“Let’s go ridin’ around, looking at Christmas lights this evening,” was often the suggested plan for December entertainment when I was growing up. The call might come as a result of a visit from extended family or friends. In the days of cheap gasoline and electricity, it didn’t divert much funding from the domestic budget. It was also a way to tour the new subdivisions around town.
Exterior Christmas decorating was once a city-wide contest in Chattanooga. The December 17, 1967 Chattanooga Times reported “Annual Contests for Lighting On.” The Electric Power Board, Electric League of Chattanooga, and thirty-three garden clubs sponsored the competition that must have been highly profitable for the NOMA (National Outfit Manufacturers Assocation) Electric Corporation.
Garden clubs were once popular organizations, with many neighborhoods participating in them. During the rest of the year, these civic groups worked hard to beautify both small and large areas where they lived. For instance, the May 17, 1931 Chattanooga Times contained photo coverage of the work of the Cameron Hill Garden Club to build a rock garden near the old fire hall on West Sixth Street. As Christmas approached, the garden clubs began planning how their communities would highlight homes and street corners.
Looking over the list of thirty-three entrants in the 1967 contest, I recognized several that my family visited. Some were relatively new subdivisions of the Brainerd and Eastdale area, including Indian Hills, Pinoak, and Woodmore. Others, such as Forest Plaza and Cloverdale, were new addresses in Hixson.
The decorations were more than just thousands of colored lights. There were displays crafted from plywood, and then painted or covered with tinsel. Quite a few carpenters had obviously spent a lot of time working with jigsaws and hammers. Some exhibits garnered a few “ooh, look there”s from my mother, grandmother, or aunt. I recall that my uncle, however, always enjoyed pointing out “There are a lot of families named Noel in this subdivision.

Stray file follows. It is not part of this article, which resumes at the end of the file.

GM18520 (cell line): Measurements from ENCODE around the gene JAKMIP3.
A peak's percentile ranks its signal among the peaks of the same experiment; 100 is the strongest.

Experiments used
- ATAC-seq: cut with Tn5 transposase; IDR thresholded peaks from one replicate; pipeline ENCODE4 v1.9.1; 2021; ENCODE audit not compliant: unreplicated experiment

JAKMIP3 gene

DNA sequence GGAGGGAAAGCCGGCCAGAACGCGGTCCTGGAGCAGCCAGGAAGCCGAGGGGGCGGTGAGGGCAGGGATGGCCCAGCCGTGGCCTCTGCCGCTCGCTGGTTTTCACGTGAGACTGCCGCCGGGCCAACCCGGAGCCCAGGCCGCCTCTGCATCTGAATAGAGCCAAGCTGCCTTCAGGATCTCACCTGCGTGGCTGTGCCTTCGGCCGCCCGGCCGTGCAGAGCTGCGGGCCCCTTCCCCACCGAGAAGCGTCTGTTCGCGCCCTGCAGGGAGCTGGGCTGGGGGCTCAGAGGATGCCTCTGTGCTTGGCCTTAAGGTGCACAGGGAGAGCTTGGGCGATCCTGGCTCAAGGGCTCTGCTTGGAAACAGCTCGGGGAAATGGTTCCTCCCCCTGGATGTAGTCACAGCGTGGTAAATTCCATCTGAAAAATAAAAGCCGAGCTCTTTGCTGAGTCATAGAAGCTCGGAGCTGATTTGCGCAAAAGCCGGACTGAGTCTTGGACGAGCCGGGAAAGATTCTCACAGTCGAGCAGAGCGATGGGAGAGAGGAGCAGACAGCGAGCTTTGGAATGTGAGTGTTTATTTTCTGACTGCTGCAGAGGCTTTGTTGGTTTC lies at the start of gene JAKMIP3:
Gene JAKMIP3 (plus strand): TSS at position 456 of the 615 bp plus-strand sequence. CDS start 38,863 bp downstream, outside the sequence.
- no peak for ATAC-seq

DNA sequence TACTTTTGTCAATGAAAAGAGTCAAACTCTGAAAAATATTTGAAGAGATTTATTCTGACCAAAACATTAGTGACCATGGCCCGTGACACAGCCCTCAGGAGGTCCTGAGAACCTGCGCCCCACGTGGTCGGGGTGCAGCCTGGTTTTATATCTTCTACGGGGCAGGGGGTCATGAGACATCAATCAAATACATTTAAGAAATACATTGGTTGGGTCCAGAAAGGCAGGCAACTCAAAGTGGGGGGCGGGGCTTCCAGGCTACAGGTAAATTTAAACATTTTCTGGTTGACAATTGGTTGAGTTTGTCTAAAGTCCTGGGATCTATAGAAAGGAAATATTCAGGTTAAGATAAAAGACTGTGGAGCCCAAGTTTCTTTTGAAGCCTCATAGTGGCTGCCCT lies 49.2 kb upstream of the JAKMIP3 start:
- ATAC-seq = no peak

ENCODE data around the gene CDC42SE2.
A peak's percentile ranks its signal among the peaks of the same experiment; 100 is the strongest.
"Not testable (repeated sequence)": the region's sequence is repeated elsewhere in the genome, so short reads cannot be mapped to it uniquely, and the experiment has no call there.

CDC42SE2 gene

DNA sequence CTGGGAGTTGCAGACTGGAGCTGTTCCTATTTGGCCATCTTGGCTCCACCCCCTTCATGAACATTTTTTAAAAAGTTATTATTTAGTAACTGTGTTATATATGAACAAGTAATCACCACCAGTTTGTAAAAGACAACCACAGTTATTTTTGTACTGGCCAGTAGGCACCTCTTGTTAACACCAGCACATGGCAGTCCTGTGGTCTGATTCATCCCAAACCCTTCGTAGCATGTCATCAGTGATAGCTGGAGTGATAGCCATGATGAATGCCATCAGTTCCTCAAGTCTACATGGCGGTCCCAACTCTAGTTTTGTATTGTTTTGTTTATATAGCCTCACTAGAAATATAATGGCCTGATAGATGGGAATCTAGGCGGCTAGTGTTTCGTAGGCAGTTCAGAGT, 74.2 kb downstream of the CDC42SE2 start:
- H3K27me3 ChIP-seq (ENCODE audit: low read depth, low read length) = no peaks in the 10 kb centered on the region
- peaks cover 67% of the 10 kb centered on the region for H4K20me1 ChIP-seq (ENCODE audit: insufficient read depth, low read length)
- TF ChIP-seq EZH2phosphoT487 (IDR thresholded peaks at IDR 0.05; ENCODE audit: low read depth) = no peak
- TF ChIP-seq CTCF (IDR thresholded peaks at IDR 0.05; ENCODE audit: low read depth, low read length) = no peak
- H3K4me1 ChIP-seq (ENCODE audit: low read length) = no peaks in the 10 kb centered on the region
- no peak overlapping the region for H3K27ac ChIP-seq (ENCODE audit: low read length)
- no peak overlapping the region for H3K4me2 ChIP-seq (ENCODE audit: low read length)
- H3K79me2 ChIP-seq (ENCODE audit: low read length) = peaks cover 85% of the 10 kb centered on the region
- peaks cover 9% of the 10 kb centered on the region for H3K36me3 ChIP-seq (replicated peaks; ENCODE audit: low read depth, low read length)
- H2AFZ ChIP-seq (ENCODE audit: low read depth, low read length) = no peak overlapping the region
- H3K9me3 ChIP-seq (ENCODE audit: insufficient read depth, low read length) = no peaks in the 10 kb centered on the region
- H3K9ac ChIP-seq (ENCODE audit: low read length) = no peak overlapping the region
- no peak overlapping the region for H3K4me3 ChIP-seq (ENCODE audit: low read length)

On the way back home, we might take a side trip through downtown to see more lights. Brightly illuminated strands of lights were draped across Market Street. Animated figures were on display in the windows of the Electric Power Board, Loveman’s, and Miller Brothers. Provident and Interstate insurance companies decorated their buildings. Hamilton National Bank put a real Christmas tree atop its building. Volunteer State Life combined red strands of lights with its usual green-lettered sign, and put a bright white light atop the flag pole.
In the fall of 1973, the energy crisis put a sudden damper on the nation’s Christmas lighting. The November 10, 1973 Chattanooga Times reported “Dimouts Planned in State Cities.” Locally, the Chattanooga Retail Merchants Association said that there would be no downtown lighting. Interstate Life canceled its Christmas tree lighting.
Eventually, the holiday illumination returned to homes and to businesses. However, the number of garden clubs declined as more women moved into the labor force. Some neighborhoods gained notoriety for their megawatts of Christmas lighting that attracted sight-seekers and accompanying traffic gridlock. The lighting competitions, however, have never regained their former prominence.
If you have memories of the Christmas lighting competitions, please send me an e-mail at email@example.com.
Merry Christmas and Happy 2010 to all readers!